The EPA has designated this week Air Quality Awareness Week. As part of UPR’s community engagement project, Jennifer Pemberton has been talking to Cache County residents about the experience of living with some of the nation’s worst air pollution. This week, she’s taking their questions and comments to local experts. In today’s report, she enlists Dr. Randy Martin to define Red Air by the numbers.
 

April Ashland

These are some of the voices from our Bad Air Story booth at Logan’s Earth Day Downtown Street Festival. With a background of various local musicians and speakers, we set up a table and microphone to ask Cache Valley residents to tell us their Bad Air stories. Have you ever had a bad air day? How do you know when it’s a bad air day? What do you do about it? 

You spoke and UPR listened. Tuesday on Access Utah Jennifer Pemberton will be here to present some of your questions and comments on how air pollution has affected your health. If you haven’t told us your story, phone lines will be open for you. You can also share your story with us at our online form. In the second half: after a particularly bad winter, we’ll ask: what’s next in our search for solutions?  


Utah Public Radio has partnered with the Public Insight Network to report on public health effects of air pollution in Cache Valley. Listeners and other members of the community here have been telling us their experiences with air pollution through an online form. Jennifer Pemberton has been listening to these stories and has this update on public concerns:

If you haven’t filled out our form about air pollution yet, you now have the chance to come tell us about it in person at our Bad Air Story Booth.

This Saturday, April 20, from 11:00 a.m. - 3:00 p.m. members of the Utah Public Radio staff will be collecting your air quality stories at Logan’s Earth Day Downtown Street Festival.

You are UPR. We are the Listeners.

Apr 2, 2013

We're standing by for your report on air quality in Cache Valley. As a partner of the Public Insight Network, Utah Public Radio is turning to you, our listeners, to report on issues that matter to you. See what we're thinking about at our Source page and chime in on any issue any time you have something to say.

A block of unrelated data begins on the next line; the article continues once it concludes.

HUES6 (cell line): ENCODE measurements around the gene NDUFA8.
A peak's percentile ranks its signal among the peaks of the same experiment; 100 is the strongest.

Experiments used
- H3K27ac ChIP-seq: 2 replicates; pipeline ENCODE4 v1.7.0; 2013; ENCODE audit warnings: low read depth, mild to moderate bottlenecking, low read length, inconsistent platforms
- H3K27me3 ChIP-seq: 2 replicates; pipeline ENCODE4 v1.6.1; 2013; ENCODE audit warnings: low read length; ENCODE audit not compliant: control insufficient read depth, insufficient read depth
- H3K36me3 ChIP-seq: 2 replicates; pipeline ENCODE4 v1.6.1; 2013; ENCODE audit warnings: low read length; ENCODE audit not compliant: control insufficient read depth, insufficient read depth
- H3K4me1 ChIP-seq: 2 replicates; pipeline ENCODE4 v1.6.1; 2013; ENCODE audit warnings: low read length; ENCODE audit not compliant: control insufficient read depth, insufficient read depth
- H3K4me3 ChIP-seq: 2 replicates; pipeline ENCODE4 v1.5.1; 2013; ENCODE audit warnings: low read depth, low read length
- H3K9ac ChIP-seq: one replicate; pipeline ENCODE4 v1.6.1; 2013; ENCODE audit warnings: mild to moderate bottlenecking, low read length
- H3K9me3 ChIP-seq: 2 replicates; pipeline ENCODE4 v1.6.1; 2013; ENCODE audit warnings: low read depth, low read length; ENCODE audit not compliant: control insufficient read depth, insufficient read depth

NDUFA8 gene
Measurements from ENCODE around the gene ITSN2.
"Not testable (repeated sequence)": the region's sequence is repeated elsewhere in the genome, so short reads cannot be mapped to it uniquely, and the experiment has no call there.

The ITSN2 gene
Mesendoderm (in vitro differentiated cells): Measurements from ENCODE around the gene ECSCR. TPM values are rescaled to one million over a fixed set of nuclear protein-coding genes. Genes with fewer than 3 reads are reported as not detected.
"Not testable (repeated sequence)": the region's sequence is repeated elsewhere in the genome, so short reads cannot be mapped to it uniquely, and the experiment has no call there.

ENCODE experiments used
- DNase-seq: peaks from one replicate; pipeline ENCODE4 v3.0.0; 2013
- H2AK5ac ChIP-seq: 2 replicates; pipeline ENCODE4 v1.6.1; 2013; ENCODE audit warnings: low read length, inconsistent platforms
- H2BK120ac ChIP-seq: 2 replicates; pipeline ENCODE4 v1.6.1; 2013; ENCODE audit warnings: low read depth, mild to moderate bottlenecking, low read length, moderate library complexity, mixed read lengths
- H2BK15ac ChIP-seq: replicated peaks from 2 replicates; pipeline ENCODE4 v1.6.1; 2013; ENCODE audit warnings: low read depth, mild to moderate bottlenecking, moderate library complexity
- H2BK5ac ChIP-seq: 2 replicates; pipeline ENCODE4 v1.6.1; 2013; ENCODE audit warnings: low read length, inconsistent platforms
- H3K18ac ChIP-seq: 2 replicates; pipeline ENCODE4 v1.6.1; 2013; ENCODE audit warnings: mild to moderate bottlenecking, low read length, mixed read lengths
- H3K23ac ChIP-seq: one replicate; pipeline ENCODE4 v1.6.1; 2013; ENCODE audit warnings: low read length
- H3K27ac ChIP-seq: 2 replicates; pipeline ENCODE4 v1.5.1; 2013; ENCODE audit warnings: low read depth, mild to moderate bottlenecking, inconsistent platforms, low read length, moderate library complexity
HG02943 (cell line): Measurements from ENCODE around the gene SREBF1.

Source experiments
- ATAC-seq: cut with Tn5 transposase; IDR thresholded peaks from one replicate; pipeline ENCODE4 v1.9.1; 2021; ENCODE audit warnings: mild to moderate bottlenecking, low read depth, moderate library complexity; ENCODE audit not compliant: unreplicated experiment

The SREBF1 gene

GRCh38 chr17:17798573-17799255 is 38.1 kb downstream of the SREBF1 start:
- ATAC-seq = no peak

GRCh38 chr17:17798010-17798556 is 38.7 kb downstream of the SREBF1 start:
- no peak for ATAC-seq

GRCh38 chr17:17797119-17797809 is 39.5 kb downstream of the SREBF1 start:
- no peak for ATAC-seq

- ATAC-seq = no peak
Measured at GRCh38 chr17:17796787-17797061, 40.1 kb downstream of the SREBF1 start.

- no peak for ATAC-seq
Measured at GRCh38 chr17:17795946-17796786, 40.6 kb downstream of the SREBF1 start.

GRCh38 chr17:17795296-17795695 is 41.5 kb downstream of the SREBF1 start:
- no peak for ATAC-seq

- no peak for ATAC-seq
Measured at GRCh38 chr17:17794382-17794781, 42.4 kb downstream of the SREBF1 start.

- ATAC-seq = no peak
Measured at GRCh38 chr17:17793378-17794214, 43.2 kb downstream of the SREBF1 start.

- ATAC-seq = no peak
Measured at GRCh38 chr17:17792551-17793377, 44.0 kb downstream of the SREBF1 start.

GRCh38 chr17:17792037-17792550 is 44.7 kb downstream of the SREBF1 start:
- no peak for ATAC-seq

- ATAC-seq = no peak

www.parkcitygreen.org

Many Utahns are getting frustrated with what they see as slow and ineffective progress toward solving our air pollution problem.

A Clean Air Rally is planned for Tuesday afternoon in Logan ahead of an expected decision on emissions testing from the Cache County Council.


unews.utah.edu

On previous episodes of Access Utah, we’ve tapped into grassroots frustration directed at government for perceived lack of effective action on Air Pollution. Many of you are asking: why isn’t more being done?  Wednesday on the program we’ll give you the chance to express your concerns directly to legislators and government officials. We’ll ask our guests and you: what should government do to improve Air Quality?

In the first half, we’ll talk with Sen. Patrice Arent, D-Salt Lake City; Rep. Ed Redd, R-Logan; and Bryce Bird, Director of the Utah Division of Air Quality.

breatheutah.org

Air quality is today's topic on the program. We'll be taking a grassroots angle on the anger and protest regarding this issue. Utah has been known for having the worst air in the nation, and many Utahns are taking matters into their own hands. 

Wasatch front inversions
http://www.cleanair.utah.gov/winter/inversions.htm

Salt Lake City Mayor Ralph Becker wants the state to do more to address air quality. Currently, the Wasatch Front has some of the worst air in the country, but Becker says state law is preventing more from being done.

Wasatch front inversions
http://www.cleanair.utah.gov/winter/inversions.htm

Our air quality problem is visible above the inversion line and is physically noticeable when passing below. Utah’s air at times has been rated the worst in the nation. Our questions are: What can be done? What should be done? What can regular citizens do? What should the government do? During the first half of the show, Bo Call, manager of the Air Monitoring Center for Utah Division of Air Quality and Gerry Carpenter, a representative for Utah Transit Authority will join us.

New Air Quality Rules Just in Time for Inversion Season

Nov 26, 2012

The Utah Department of Environmental Quality is implementing new rules for all solid fuel and coal burning devices as a way to predict red and yellow air-quality conditions sooner during the winter inversion season.  Air Quality Division Director Bryce Bird says the state will now rate its air quality based on the national air quality index.

Thursday, January 5